Meiosis and Genetic Variation

Meiosis, also known as reduction division, is the process of cell division by which diploid (2n) organisms create the haploid (n) gametes needed for sexual reproduction. Diploid organisms have two full sets of chromosomes, which exist in pairs known as homologous pairs. Each homologous pair contains a paternal and a maternal copy of the chromosome. These homologous pairs were created upon the fusion of gametes, or sex cells, during sexual reproduction. Meiosis creates the gametes, sperm and egg, needed for this process. In addition to the creation of gametes, meiosis also creates genetic variation in a species while maintaining the chromosome number of said species from one generation to the next.

During meiosis several mechanisms exist that shuffle the genetic cards. As meiosis begins the homologous pairs find one another and embrace in a process called synapsis, forming structures called tetrads. During synapsis, the sister chromatids which compose the maternal and paternal chromosomes form chiasma. A chiasmata is a location where the non-sister chromatids of a maternal and paternal pair cross over one another, weaken, break and exchange pieces. The result is deemed crossing over and can occur up to ten times for a given homologous pair. Another mechanism resulting in variation is the random alignment of the maternal and paternal chromosomes along the midplane of the cell. The subsequent separation of the pair will lead to a random assortment of these chromosomes into daughter cells. The number of possible chromosomal combinations is 2^n where n equals the haploid chromosome number. For example, in humans there are 23 chromosomes in our sex cells. Therefore, there are over 8 million possible combinations of chromosomes due to the random assortment described above. Variation is further introduced by random fertilization of a specific egg with a specific sperm.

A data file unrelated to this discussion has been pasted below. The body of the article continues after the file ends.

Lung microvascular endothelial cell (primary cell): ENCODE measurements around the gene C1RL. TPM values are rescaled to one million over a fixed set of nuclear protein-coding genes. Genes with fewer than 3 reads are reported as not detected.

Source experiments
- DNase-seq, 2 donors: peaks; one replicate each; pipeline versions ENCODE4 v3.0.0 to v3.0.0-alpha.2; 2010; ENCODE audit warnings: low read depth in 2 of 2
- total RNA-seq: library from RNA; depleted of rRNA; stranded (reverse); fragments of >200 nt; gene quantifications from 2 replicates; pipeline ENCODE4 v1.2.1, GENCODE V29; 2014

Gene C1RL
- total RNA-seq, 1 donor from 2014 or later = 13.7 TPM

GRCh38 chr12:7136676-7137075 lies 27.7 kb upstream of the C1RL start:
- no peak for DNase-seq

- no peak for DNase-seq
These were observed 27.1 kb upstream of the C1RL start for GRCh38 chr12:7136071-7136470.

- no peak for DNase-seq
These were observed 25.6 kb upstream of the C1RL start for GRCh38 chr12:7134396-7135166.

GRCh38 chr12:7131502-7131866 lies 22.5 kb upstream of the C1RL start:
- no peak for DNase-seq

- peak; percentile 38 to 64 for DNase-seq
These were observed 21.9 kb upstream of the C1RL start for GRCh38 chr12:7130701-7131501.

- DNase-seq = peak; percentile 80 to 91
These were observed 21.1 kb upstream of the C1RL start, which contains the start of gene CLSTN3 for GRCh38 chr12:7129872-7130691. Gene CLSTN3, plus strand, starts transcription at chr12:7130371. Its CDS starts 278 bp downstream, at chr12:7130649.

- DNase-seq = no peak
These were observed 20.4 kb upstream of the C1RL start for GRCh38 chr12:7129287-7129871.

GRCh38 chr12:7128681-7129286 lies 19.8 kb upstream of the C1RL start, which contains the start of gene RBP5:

The process of meiosis itself involves two rounds of cell division called Meiosis I and Meiosis II. Meiosis I involves four stages that differ significantly from mitosis, the form of cell division involved in growth and tissue repair. During Prophase I, the first stage, synapsis, chiasmata formation, and crossing over occurs. During Metaphase I, the meiotic spindle moves the tetrads or homologous pairs to the midplane. Anaphase I separates the homologous pairs to opposite poles of the spindle. During Telophase I, nuclei reform around each chromosomal grouping and two daughter cells are formed. These cells, at this point, are haploid in terms of chromosome number, but have twice the amount of DNA since each chromosome is still composed of sister chromatids. To rectify this Meiosis II follows which progresses like mitosis. The end result is four genetically varied, haploid sex cells.

It is important to note that the process of meiosis described above is known as gametic meiosis and primarily occurs in animals. Two other forms of meiosis occur in other organism groups. Sporic meiosis occurs in plants and some forms of algae. The result of sporic meiosis is the formation of haploid cells called spores. This form of meiosis is involved in the most complex sexual life cycle known as alternation of generations. A third type of meiosis, called zygotic meiosis, occurs in fungi and some forms of algae. It involves the division of the diploid zygote into haploid cells.

Whether meiosis is occurring in its familiar role in animals or the unusual forms seen in plants and fungi, it is still the mechanism used to create the haploid cells necessary for successful sexual reproduction of those species. By introducing genetic variation, meiosis ensures the survival of species while maintaining each species’ unique chromosome number.

Reference: Campbell, Neil and Reece, Jane. Biology, 7th Edition. Benjamin Cummings, San Francisco, 2005.